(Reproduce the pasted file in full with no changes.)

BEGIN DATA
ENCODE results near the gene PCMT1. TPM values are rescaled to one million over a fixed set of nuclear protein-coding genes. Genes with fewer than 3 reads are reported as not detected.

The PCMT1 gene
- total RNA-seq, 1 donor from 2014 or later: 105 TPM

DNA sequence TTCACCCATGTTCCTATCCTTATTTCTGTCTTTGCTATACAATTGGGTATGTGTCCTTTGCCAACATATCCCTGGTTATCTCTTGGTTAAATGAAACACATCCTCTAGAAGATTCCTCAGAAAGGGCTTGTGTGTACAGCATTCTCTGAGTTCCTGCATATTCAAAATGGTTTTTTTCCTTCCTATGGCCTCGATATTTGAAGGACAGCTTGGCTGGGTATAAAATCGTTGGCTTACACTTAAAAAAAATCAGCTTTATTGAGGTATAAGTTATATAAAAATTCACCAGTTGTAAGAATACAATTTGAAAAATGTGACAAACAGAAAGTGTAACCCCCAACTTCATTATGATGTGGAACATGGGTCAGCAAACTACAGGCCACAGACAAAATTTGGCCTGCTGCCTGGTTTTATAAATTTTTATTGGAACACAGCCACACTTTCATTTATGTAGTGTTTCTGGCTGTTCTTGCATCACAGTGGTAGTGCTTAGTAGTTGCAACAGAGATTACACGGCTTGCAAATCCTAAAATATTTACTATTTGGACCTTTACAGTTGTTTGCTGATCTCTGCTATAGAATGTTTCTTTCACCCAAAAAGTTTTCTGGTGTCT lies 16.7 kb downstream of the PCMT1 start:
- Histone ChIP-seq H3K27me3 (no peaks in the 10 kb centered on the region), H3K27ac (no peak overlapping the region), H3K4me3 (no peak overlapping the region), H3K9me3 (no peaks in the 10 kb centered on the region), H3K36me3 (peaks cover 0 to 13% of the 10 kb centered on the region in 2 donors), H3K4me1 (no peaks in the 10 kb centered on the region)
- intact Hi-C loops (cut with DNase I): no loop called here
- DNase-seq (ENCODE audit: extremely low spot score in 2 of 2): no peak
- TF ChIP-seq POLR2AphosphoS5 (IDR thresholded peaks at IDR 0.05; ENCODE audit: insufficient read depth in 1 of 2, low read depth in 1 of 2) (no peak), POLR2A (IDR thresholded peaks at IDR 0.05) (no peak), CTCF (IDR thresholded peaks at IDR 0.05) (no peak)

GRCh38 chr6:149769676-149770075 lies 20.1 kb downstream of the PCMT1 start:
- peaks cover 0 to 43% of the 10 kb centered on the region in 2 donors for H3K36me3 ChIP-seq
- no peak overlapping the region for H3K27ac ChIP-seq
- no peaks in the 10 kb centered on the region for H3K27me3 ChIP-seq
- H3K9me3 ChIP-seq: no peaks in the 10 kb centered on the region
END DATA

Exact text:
ENCODE results near the gene PCMT1. TPM values are rescaled to one million over a fixed set of nuclear protein-coding genes. Genes with fewer than 3 reads are reported as not detected.

The PCMT1 gene
- total RNA-seq, 1 donor from 2014 or later: 105 TPM

DNA sequence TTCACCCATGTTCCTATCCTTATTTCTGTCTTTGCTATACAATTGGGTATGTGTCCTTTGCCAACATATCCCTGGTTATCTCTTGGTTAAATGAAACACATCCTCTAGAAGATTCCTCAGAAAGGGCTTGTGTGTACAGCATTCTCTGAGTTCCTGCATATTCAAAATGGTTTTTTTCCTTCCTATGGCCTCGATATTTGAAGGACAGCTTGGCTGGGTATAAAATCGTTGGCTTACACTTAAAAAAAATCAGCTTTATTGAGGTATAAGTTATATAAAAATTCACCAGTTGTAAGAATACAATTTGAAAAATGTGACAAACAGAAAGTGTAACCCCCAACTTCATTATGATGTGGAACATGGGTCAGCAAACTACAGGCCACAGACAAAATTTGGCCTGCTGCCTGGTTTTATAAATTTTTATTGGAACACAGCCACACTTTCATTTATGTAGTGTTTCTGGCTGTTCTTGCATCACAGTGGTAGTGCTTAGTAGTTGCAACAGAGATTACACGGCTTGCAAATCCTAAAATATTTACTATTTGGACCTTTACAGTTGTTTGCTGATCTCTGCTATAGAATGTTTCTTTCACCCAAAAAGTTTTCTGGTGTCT lies 16.7 kb downstream of the PCMT1 start:
- Histone ChIP-seq H3K27me3 (no peaks in the 10 kb centered on the region), H3K27ac (no peak overlapping the region), H3K4me3 (no peak overlapping the region), H3K9me3 (no peaks in the 10 kb centered on the region), H3K36me3 (peaks cover 0 to 13% of the 10 kb centered on the region in 2 donors), H3K4me1 (no peaks in the 10 kb centered on the region)
- intact Hi-C loops (cut with DNase I): no loop called here
- DNase-seq (ENCODE audit: extremely low spot score in 2 of 2): no peak
- TF ChIP-seq POLR2AphosphoS5 (IDR thresholded peaks at IDR 0.05; ENCODE audit: insufficient read depth in 1 of 2, low read depth in 1 of 2) (no peak), POLR2A (IDR thresholded peaks at IDR 0.05) (no peak), CTCF (IDR thresholded peaks at IDR 0.05) (no peak)

GRCh38 chr6:149769676-149770075 lies 20.1 kb downstream of the PCMT1 start:
- peaks cover 0 to 43% of the 10 kb centered on the region in 2 donors for H3K36me3 ChIP-seq
- no peak overlapping the region for H3K27ac ChIP-seq
- no peaks in the 10 kb centered on the region for H3K27me3 ChIP-seq
- H3K9me3 ChIP-seq: no peaks in the 10 kb centered on the region